(A–D) Time series of the annual HMF reconstructions from 1845–1983, derived from; 10Be concentrations, Bc1 (with impulsive enhancements), and Bc2 (with suppressed impulsive enhancements); geomagnetic observations, Bg; and sunspot observations, Br. Error bars are 1σ errors of the mean. The red squares in panel (A) mark years where Bc1 ≠ Bc2. (E) Kernel density estimates of the distributions of four different HMF reconstructions.

thumbnail Fig 2

Time series of the fractional differences between the Bc1 and Bc2 reconstructions with both Bg and Br. Computation of the fractional differences is explained in Section 3.1: Fg1 is the fractional difference between Bc1 and Bg, Fg2 between Bc2 and Bg, Fr1 between Bc1 and Br, and Fr2 between Bc2 and Br. Error bars are 1σ errors of the mean.

thumbnail Fig. 3

(A) Kernel density estimates of the distributions of fractional differences between Bg with Bc1 and Bc2, Fg1 and Fg2, respectively. The purple and orange dots show the fractional differences in years (McCracken & Beer, 2015) identified as being affected by SEP events (the vertical coordinates of these points is randomised, which otherwise overlap). (B) The same as panel (A), except showing the fractional differences of Br with Bc1 and Bc2.

4.1 Differences with Schwabe cycle phase and polarity cycle phase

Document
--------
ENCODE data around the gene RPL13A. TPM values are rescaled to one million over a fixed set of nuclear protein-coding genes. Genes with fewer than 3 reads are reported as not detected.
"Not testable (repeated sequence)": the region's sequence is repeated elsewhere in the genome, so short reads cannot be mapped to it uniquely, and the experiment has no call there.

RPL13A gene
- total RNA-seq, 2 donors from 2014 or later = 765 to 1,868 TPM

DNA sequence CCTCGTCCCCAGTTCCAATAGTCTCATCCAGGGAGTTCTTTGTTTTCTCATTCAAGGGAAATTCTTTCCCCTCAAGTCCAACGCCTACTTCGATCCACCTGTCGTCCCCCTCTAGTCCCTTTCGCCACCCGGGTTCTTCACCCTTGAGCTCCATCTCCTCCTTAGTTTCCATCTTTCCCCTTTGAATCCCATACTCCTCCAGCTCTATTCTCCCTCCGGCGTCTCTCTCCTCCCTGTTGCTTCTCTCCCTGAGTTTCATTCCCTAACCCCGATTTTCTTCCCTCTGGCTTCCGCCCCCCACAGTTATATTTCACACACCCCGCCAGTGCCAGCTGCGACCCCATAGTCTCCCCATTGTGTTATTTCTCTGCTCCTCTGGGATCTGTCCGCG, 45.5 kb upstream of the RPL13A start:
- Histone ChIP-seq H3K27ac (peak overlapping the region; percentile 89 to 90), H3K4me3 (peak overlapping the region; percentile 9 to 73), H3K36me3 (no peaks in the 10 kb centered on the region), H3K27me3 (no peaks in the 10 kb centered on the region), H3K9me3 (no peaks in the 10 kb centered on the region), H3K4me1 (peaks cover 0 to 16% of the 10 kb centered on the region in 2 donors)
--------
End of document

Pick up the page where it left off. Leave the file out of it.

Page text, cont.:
Figure 2 revealed that the fractional differences between 10Be reconstructions with the geomagnetic and sunspot reconstructions appear to show regular variations with the solar cycle. Here we investigate this further by looking at composites of the HMF and fractional differences over the solar cycle. Each year of the reconstructions is assigned a solar cycle phase, as described in Section 3.2. We divide the solar cycle into 10 equally spaced and contiguous phase bins, and for each bin, we compute the mean of each HMF reconstruction, as well as the mean of the fractional differences Fg1, Fr1, Fg2 and Fr2. The overlapping extent of the 4 reconstructions spans solar cycles 9–21, although neither the beginning of cycle 9 nor the end of 21 are fully sampled. Because of this, and because of the variable length of the Schwabe cycle, each phase bin is not equally sampled, and minimum number of samples is 11 annual values, the maximum is 16 values, while 6 of the 10 bins have 13 or 14 samples. However, although the phase sampling is not equal, the differences are modest, and each bin has a reasonable number of samples, so we assume that this doesn't influence our subsequent analysis. Figure 4 presents the results of the solar cycle composites, with the HMF, Fg1 and Fr1, and Fg2 and Fr2, shown in panels A, B, and C, respectively. In each panel, the error bars are 1σ errors of the mean computed in each phase bin. This confirms that there is cyclic variability in the differences between the 10Be reconstruction and the geomagnetic and sunspot reconstructions, which peaks in the declining phase of the solar cycle, around φs = 4 rads. Furthermore, the close agreement between the independently derived Bg and Br series (panel A), suggests to us that these differences arise from the 10Be reconstruction. Additionally, as they are present for both Bc1 and Bc2, with nearly identical magnitudes, we conclude that these differences and are not caused or resolved by the procedure to suppress the impulsive 10Be enhancements. This result is robust to changes in the number of solar cycle phase bins, with qualitatively similar results obtained with 8–12 phase bins.